A shakier foundation cannot ensure the long-term durability of a two-storey walkup. Expecting it to support a towering skyscraper would be akin to living in a state of extreme delusion.The battle for Mosul -- touted as one of the final death blows to ISIL -- has begun on a shaky foundation. So shaky, in fact, that the building of enduring Iraqi peace can't be constructed on it. The Mosul offensive has the trappings of Amerli, Fallujah, Kirkuk and Tikrit combined into one -- and with a much greater human toll. ISIL will undoubtedly be wiped out from Mosul in a few months, if not weeks. The problem lies in the post-ISIL Mosul. A massive refugee crisis, rampant war crimes perpetuated by the Iran-backed militias; and a total collapse of the civic infrastructure are some of the likeliest outcomes.
On paper, the blueprint for the recapturing of Mosul looks perfect. The Kurdish Peshmerga forces would enter from the east; the Iraqi army will advance from the west; and the US will carry out the air strikes. The Shiite militias, a key part of the campaign, are assigned to take positions at the periphery of the city with only the regular Iraqi army entering the city center. The plan would ideally ensure the fall of Mosul in a few weeks. This has happened before. American military advisers and US military equipment played a key role in the retaking of Amerli, Fallujah and Kirkuk. Before that, Americans mounted a successful offensive against the extremists in Fallujah in 2006. It was the aftermath that paved ground for the ultimate rise of ISIL.
The Plan A doesn't take into account the "day after" impact of the offensive. It overlooks the human toll, both in terms of lives lost and mass uprooting of civilians from their ancestral homes. It also favors quick results over enduring success. Fallujah in 2006 is the prime example of this approach. After enabling the locals to rise against Al-Qaeda, Americans left them at the mercy of a deeply sectarian Iraqi government. Years of neglect, abuses and state brutalities ultimately gave rise to ISIL. Only then the Americans woke up and dust up the old plans for re-implementation.
The operations against ISIL reflect this harrowing trend. US practically turned a blind eye to mass executions and grave violations of human rights by Shiite militias and the Iraqi army. The abuses, which bordered on war crimes, were pervasive and systematic, as reported by the Amnesty International. The trigger-happy militias were often joined by the regular Iraqi army in inflicting some of the worst torture on hapless civilians. In Fallujah alone, over 900 men and boys were abducted and are still missing -- presumably dead.
These blood-thirsty militias are now ready to pounce upon the Mosulawis (residents of Mosul). They have already started terrorizing the civilians on their way to the second largest city of Iraq. The regular forces could also use torture and summary executions, fears the Amnesty International. If past precdents are taken into account, both the militias and the regular forces may kill thousands of civilians in Mosul. The U.S. has no plans in place to check on this carnage and might as well become an accessory to the murder. Thus the Mosulawis will transition from being under one tyrant i.e. ISIL to an even greater one i.e. the militias and vengeful Iraqi forces.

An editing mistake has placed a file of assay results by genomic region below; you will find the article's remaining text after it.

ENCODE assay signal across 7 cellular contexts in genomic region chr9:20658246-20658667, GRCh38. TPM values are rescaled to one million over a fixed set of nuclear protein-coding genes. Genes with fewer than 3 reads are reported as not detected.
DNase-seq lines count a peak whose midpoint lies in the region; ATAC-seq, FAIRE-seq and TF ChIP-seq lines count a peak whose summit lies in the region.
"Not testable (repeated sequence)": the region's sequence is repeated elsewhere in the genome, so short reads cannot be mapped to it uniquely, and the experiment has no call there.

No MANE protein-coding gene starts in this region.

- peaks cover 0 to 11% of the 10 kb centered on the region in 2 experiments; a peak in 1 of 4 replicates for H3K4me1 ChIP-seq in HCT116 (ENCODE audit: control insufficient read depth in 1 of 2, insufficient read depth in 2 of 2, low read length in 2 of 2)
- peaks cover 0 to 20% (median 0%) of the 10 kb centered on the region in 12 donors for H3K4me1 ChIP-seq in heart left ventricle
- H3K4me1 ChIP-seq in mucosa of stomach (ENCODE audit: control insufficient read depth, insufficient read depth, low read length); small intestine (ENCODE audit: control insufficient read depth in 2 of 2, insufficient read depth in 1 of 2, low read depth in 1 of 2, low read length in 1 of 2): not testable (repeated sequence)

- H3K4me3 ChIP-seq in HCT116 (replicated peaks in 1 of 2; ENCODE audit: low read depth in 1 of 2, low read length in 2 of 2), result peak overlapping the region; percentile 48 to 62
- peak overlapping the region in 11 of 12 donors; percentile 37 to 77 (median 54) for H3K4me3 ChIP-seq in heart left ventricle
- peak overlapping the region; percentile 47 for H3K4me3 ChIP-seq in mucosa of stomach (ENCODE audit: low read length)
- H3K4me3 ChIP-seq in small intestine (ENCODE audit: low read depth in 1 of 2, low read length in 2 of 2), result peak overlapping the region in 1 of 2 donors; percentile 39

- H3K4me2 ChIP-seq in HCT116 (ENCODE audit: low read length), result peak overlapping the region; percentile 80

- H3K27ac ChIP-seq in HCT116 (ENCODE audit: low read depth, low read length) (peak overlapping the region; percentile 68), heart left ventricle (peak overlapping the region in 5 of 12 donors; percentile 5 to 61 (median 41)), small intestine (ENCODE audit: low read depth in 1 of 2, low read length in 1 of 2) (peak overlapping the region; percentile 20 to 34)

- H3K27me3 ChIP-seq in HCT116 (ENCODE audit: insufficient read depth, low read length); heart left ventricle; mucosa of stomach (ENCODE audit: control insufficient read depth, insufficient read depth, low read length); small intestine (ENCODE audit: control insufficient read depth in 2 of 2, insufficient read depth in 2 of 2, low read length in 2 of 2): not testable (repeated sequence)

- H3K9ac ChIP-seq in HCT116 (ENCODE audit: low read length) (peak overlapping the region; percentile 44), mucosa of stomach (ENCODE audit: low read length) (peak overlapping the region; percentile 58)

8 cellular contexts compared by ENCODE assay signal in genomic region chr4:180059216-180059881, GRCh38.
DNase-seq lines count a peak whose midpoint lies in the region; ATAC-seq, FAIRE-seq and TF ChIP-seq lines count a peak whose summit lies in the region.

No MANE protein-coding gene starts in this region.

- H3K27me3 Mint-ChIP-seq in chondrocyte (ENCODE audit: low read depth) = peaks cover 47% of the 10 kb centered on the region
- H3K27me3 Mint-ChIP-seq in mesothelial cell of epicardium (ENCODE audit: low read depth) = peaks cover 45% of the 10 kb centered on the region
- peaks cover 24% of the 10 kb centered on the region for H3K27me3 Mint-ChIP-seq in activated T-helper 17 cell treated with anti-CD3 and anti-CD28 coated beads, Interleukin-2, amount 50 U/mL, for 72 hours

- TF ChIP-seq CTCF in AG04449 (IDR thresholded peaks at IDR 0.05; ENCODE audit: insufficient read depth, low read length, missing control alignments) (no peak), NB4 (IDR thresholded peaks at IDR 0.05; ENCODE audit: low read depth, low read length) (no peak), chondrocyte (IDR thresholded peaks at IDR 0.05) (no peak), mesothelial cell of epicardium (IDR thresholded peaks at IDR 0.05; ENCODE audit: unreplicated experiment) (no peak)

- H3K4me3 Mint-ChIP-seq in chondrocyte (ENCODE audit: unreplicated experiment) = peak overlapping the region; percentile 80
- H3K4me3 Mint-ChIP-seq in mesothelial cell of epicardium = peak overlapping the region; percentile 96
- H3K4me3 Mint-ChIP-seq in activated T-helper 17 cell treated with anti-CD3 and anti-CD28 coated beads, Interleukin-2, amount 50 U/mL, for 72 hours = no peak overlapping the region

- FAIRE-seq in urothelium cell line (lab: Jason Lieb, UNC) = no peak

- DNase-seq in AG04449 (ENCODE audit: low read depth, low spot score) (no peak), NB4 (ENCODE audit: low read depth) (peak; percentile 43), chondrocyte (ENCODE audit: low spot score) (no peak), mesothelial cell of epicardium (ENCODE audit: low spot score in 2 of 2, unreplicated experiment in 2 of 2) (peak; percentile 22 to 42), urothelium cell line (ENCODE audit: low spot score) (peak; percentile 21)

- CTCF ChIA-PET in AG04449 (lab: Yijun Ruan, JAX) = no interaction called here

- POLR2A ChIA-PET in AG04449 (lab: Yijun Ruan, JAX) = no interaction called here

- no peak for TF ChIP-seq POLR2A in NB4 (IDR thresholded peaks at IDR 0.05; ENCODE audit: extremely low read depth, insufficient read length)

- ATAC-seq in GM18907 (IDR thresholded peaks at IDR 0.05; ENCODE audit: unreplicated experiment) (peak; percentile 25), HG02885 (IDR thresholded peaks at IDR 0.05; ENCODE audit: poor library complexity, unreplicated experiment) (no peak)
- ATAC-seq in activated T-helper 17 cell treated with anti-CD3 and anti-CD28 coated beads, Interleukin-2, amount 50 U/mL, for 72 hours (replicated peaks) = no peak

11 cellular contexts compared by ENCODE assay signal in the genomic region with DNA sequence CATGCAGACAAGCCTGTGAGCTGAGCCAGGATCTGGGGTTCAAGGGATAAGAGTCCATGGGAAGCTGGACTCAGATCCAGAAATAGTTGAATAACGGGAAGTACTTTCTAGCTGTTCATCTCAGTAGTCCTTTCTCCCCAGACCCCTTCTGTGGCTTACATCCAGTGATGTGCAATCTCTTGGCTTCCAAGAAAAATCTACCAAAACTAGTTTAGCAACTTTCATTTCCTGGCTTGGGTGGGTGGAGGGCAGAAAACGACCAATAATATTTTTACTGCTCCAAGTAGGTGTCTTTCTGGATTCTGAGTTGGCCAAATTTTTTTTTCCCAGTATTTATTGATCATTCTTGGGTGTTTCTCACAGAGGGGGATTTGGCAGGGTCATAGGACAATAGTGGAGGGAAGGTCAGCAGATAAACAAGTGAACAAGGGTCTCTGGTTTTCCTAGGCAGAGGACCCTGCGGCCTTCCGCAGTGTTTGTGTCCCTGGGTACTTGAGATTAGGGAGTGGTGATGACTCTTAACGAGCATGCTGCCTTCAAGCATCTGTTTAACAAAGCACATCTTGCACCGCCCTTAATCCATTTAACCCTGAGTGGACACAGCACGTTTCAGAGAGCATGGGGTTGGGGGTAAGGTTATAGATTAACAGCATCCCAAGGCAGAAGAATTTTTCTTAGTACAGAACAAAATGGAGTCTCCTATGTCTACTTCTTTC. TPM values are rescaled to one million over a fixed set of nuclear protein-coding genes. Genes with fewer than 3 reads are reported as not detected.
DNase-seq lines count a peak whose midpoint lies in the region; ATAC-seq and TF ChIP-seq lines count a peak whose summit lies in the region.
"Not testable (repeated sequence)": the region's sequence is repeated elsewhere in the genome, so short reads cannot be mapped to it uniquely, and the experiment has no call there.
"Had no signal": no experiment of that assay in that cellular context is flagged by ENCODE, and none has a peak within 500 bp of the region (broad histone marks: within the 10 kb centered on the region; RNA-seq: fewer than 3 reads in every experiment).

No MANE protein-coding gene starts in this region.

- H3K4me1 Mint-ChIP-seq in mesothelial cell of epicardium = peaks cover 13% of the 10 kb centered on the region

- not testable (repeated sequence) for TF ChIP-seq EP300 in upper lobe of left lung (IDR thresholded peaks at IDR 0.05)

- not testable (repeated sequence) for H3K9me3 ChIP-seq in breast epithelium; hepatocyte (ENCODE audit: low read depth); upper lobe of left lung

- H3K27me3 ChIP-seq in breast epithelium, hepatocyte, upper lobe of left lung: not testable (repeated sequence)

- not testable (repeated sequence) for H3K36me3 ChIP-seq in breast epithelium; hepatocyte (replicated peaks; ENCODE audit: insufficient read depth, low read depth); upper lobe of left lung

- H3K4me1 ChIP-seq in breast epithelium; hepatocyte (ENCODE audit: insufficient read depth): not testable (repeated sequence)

This will trigger the refugee crisis. United Nations can only handle up to 250,000 refugees in the coming months. With a population of over one million -- and many wanting to flee -- the refugees could number upwards of 750,000. This could create another uptick in the refugee population in Europe. Although US is actively participating in the offensive, it will most likely not share the burden, as was evident during the Syrian refugee crisis. Has the coalition taken steps to mitigate the crisis? Or is it solely interested in quickly eliminating the ISIL and letting the partisan Iraqi government pick up the pieces?
There has to be a Plan B for the Mosul offensive to be successful. This should essentially exclude the murderous Shiite militias and rely solely on the Kurds, Sunni allies and the regular Iraqi army. More importantly, the US should work with local partners to enforce a safe zone outside the city of Mosul. With humanitarian corridors ensuring safe exits and provision of basic amenities in the safe zone, the flow of refugees can be stemmed.
In an ideal scenario, the refugee crisis should only be a transient situation with everyone returning to their homes. U.S. has not shown the commitment in the past to achieve this end. The existing Iraqi political structure has been designed in a way to deny equal participation to the Sunnis. ISIL owes its very existence to this harsh reality. There is no guarantee a new extremist group won't emerge if ISIL is somehow eliminated. The Plan B should strive to reboot the Iraqi political structure to ensure fair treatment and equal participation of all. Only then can the prospects of enduring peace can be ensured in the region.
Is the U.S. ready to commit? The answer appears to be in the negative. A swift and superficial victory in Mosul will end President Obama's career on a high note. He doesn't seem much interested in the human cost and long-term fallout of the offensive. It will most likely be President Hillary Clinton who will have to clean up the mess. And what a mess it will be!